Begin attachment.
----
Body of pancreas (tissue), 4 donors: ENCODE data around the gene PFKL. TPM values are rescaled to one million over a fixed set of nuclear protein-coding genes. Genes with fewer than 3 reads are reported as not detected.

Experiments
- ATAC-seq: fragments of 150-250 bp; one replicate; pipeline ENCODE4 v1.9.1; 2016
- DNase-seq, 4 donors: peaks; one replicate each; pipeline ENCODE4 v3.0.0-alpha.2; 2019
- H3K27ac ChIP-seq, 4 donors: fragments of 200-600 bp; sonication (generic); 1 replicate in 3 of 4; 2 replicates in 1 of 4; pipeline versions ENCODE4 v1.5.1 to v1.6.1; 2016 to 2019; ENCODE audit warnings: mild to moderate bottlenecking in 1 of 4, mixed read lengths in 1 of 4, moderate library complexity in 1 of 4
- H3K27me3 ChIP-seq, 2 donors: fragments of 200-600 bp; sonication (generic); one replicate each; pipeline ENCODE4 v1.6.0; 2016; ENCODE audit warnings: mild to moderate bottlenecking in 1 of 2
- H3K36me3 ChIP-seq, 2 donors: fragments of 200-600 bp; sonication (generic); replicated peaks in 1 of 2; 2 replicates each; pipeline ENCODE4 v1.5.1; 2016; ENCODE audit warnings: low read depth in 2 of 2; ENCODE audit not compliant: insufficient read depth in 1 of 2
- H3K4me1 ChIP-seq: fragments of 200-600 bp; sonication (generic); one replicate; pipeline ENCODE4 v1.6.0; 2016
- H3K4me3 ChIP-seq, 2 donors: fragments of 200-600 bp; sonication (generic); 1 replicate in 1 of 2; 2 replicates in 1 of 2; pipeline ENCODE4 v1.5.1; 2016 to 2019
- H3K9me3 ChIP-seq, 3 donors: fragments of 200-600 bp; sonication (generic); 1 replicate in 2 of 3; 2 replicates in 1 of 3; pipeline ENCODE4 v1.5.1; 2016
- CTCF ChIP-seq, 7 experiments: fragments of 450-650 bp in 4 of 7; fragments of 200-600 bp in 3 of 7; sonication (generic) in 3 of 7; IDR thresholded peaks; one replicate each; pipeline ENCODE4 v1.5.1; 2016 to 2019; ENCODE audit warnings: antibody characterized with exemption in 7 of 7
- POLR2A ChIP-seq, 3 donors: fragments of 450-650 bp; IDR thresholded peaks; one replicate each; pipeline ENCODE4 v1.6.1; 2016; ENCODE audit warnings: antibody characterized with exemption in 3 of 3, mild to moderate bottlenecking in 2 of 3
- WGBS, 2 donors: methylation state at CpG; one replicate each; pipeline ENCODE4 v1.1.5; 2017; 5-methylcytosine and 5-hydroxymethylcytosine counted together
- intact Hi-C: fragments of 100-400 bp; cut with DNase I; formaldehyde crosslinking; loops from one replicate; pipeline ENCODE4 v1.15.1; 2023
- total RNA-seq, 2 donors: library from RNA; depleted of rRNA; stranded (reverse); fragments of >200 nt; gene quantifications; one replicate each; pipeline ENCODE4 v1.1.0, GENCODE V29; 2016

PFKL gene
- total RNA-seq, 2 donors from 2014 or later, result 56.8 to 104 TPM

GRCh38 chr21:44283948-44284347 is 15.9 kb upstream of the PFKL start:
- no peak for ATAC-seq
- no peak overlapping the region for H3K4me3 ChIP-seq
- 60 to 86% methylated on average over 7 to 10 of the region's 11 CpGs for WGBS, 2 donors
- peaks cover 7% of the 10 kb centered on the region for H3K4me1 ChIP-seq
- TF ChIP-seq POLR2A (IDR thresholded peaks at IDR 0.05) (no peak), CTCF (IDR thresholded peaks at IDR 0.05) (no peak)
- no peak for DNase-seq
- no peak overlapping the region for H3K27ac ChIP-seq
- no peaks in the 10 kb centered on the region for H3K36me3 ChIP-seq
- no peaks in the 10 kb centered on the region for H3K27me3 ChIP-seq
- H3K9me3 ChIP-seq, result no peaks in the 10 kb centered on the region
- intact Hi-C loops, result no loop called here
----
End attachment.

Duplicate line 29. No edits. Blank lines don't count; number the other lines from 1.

- intact Hi-C loops, result no loop called here